Using Host Card Emulation with Adafruit PN532 Reader

2 March
  • tutorial, programming, technical, app

This article will go through how to set up host card emulation (HCE) on android to communicate with the Adafruit PN532 NFC shield. This article will go through the code required on the android side and then the code needed to set up the NFC reader.

It is assumed that you have already connected the Adafruit PN532 NFC shield to a compatible Arduino board and that you also know how to upload code to the Arduino. Instructions for how to do this can be found on the Adafruit website.

Adafruit PN532 RFID/NFC Breakout and Shield

Host Card Emulation

Android Host Card Emulation (HCE) is a feature of the Android operating system that allows an Android device to emulate a smart card. With HCE, an Android device can be used to make payments at contactless payment terminals, authenticate with online services, and access other secure systems, just like a physical smart card.

To use HCE, an Android app must be developed that implements the necessary smart card functionality. The app can then communicate with a contactless payment terminal or other system using the NFC (Near Field Communication) protocol.

The reader and the app communicate using Application Protocol Data Unit (APDU) messages. An APDU message consists of a command header and a command data field, and may also include a response header and response data field. APDUs are used to send commands to a smart card and receive responses from the card.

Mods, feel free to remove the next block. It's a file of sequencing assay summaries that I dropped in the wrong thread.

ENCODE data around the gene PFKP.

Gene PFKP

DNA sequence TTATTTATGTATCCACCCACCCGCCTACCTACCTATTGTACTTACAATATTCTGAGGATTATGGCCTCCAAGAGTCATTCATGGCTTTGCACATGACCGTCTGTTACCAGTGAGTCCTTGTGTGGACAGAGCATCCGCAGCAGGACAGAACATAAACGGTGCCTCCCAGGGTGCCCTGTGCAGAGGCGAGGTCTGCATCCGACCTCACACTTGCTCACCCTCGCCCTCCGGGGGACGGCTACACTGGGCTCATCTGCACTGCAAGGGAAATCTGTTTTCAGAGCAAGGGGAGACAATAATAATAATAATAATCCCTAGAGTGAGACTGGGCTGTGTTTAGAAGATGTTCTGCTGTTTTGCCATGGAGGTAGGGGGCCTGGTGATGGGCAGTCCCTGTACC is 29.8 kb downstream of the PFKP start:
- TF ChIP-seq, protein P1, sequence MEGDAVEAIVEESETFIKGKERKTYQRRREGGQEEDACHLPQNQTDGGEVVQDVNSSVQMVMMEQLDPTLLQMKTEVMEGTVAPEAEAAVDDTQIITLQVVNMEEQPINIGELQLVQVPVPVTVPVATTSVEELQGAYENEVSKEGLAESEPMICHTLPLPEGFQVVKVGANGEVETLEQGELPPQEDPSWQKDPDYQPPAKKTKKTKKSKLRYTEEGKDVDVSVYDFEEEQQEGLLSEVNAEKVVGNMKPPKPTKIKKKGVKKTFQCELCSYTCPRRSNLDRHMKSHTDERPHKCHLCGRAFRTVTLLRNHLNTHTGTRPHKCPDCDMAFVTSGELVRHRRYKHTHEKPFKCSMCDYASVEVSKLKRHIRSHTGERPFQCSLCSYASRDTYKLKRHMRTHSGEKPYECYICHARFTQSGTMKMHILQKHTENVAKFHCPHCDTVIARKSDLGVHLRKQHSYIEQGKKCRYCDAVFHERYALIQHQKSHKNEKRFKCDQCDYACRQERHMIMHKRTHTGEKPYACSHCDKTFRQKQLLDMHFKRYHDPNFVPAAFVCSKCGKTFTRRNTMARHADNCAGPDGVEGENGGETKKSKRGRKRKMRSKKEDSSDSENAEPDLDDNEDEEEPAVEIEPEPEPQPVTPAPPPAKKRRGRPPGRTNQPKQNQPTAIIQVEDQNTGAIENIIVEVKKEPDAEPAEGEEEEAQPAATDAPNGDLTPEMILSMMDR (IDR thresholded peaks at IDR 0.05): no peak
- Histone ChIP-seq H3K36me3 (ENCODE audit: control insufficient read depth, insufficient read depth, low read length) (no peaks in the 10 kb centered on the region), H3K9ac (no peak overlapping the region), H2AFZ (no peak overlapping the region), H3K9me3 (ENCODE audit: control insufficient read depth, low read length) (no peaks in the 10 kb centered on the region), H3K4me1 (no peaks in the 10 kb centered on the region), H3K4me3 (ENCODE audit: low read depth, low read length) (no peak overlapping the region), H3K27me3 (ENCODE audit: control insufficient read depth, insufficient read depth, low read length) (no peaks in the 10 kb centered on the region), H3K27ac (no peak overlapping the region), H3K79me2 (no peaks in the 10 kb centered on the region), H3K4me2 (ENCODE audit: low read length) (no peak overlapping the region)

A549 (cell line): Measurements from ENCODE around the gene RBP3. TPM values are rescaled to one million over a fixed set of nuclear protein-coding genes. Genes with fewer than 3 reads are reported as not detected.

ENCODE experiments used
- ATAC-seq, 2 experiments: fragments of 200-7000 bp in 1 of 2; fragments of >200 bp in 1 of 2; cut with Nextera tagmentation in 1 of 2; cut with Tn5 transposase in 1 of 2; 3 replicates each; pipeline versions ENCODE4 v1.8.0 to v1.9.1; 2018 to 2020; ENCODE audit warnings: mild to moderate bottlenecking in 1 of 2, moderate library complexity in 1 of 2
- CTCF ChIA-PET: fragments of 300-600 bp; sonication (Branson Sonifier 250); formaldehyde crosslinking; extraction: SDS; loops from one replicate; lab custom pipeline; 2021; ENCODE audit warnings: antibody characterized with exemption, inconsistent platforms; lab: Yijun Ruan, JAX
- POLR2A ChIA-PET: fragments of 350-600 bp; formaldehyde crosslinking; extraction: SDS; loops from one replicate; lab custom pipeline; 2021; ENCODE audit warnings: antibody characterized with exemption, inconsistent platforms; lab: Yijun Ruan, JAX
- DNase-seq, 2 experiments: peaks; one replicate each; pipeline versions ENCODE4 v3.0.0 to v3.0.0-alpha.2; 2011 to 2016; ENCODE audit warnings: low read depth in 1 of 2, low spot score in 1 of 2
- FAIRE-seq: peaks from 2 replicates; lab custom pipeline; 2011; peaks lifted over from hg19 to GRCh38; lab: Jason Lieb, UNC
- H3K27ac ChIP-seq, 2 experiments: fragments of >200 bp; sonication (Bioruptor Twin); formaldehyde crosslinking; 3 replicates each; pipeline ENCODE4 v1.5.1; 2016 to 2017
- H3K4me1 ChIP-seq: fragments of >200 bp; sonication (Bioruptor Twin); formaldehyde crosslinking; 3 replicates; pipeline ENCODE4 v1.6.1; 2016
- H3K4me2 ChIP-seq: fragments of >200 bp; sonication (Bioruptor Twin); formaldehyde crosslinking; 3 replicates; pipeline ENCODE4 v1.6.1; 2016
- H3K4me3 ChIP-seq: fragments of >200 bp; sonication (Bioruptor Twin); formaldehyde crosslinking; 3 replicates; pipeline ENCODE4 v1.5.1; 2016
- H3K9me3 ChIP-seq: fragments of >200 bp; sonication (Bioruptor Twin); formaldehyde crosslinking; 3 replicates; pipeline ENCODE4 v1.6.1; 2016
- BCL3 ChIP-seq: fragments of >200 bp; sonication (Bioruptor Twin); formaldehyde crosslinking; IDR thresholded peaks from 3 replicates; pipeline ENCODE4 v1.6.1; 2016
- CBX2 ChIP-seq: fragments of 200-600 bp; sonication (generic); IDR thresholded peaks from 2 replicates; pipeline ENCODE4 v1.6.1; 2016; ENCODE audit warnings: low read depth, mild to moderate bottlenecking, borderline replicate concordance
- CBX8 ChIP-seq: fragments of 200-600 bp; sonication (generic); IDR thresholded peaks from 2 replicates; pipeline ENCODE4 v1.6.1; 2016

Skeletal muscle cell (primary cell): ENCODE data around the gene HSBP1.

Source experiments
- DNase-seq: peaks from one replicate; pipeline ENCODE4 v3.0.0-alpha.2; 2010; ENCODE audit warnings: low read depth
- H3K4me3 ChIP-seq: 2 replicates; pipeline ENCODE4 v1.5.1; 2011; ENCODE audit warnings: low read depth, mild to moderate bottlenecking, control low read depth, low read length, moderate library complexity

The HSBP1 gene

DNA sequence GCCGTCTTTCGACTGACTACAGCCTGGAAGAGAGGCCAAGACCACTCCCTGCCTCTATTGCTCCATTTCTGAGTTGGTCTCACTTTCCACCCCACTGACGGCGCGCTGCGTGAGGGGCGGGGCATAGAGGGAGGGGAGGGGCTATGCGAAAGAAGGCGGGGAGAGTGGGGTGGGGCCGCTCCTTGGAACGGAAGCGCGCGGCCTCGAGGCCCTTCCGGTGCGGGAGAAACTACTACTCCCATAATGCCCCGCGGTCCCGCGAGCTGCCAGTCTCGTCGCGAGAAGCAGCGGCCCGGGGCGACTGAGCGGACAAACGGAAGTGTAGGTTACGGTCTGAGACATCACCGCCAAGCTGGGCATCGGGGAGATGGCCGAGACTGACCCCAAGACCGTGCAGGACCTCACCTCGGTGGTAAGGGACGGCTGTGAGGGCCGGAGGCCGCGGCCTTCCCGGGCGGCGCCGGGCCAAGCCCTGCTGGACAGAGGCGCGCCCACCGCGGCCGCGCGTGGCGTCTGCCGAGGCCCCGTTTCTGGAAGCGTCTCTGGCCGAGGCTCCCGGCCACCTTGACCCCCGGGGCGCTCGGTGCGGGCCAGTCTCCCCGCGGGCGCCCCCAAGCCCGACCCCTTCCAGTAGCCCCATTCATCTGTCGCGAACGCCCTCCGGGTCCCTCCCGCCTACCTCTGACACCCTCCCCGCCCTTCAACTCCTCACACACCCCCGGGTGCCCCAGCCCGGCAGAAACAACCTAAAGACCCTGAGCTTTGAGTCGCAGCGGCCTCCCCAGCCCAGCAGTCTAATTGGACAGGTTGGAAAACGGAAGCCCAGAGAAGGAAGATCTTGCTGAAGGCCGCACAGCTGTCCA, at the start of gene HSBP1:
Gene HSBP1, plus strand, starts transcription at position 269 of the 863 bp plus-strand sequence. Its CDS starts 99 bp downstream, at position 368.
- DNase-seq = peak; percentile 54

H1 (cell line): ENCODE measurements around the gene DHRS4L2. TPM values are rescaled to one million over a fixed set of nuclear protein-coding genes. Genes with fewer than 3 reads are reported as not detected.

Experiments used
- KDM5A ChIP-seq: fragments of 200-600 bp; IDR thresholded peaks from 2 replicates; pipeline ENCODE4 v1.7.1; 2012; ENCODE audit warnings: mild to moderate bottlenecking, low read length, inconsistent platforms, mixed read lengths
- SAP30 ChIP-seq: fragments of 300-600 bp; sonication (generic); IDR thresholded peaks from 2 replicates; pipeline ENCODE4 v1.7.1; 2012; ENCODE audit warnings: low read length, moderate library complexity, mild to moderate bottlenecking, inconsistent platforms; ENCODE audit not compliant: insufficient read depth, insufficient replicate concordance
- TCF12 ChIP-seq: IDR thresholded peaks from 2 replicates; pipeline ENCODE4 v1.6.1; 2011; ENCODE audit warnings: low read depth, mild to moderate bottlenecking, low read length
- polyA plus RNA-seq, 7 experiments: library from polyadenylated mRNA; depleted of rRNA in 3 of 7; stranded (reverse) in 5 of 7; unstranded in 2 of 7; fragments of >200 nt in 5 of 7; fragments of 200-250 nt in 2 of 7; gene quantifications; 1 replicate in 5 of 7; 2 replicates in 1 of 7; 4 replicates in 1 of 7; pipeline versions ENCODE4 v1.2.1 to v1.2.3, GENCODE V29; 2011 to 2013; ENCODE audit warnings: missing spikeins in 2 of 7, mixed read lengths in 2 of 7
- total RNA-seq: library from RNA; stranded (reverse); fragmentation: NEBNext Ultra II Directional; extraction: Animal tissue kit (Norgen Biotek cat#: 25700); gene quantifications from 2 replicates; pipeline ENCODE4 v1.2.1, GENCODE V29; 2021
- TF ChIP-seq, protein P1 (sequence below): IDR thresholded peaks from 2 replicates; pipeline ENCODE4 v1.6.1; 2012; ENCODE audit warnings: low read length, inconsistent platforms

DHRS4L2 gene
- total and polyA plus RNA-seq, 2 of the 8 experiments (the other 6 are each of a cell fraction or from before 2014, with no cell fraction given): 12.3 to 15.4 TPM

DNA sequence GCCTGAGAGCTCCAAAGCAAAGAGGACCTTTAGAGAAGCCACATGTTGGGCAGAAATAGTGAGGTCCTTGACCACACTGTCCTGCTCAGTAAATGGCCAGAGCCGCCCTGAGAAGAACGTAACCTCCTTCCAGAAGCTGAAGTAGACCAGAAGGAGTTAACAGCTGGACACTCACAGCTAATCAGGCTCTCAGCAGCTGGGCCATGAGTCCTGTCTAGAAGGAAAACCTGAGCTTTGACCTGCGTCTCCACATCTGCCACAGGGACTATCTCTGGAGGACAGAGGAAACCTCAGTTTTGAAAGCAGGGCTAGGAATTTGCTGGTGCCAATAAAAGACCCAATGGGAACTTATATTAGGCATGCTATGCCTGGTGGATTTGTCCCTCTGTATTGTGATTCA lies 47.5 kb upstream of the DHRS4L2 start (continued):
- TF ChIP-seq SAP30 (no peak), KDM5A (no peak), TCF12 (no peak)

Setting up the Android App

Firstly you need to tell the Android system that your app uses NFC and implements host card emulation. To do this you need to add the following to your AndroidManifest.xml before the application tag.

<uses-permission android:name="android.permission.NFC" />
<uses-feature android:name="android.hardware.nfc.hce" android:required="true" />

You also need to add the following inside the application tag. This is to tell the Android system that your app has a HCE service that will run in the background. Feel free to change the service name from .MyHostApduService to anything else; it is just the name of the class you will create soon.

<service android:name=".MyHostApduService" android:exported="true"
    <action android:name="android.nfc.cardemulation.action.HOST_APDU_SERVICE"/>
  <meta-data android:name="android.nfc.cardemulation.host_apdu_service"

For the last bit of config, create the following file android/app/src/main/res/xml/apduservice.xml . Now copy the following into the file:

<host-apdu-service xmlns:android=""
    <aid-group android:description="@string/aiddescription"
        <aid-filter android:name="F0010203040506"/>

The <host-apdu-service> tag must contain an <android:description> attribute that contains a user-friendly description of the service. You can use the requireDeviceUnlock attribute to specify that the device is unlocked before you invoke this service to handle APDUs.

The <host-apdu-service> must contain one or more <aid-group> tags. Each <aid-group> tag is required to do the following:

  • Contain an android:description attribute that contains a user-friendly description of the AID group.
  • Have its android:category attribute set to indicate the category the AID group belongs to, such as the string constants defined by CATEGORY_PAYMENT or CATEGORY_OTHER.
  • Contain one or more <aid-filter> tags, each of which contains a single AID. Specify the AID in hexadecimal format, and make sure it contains an even number of characters.

This information can be found in more detail on the android developers documentation.

Host-based card emulation overview - Android Developers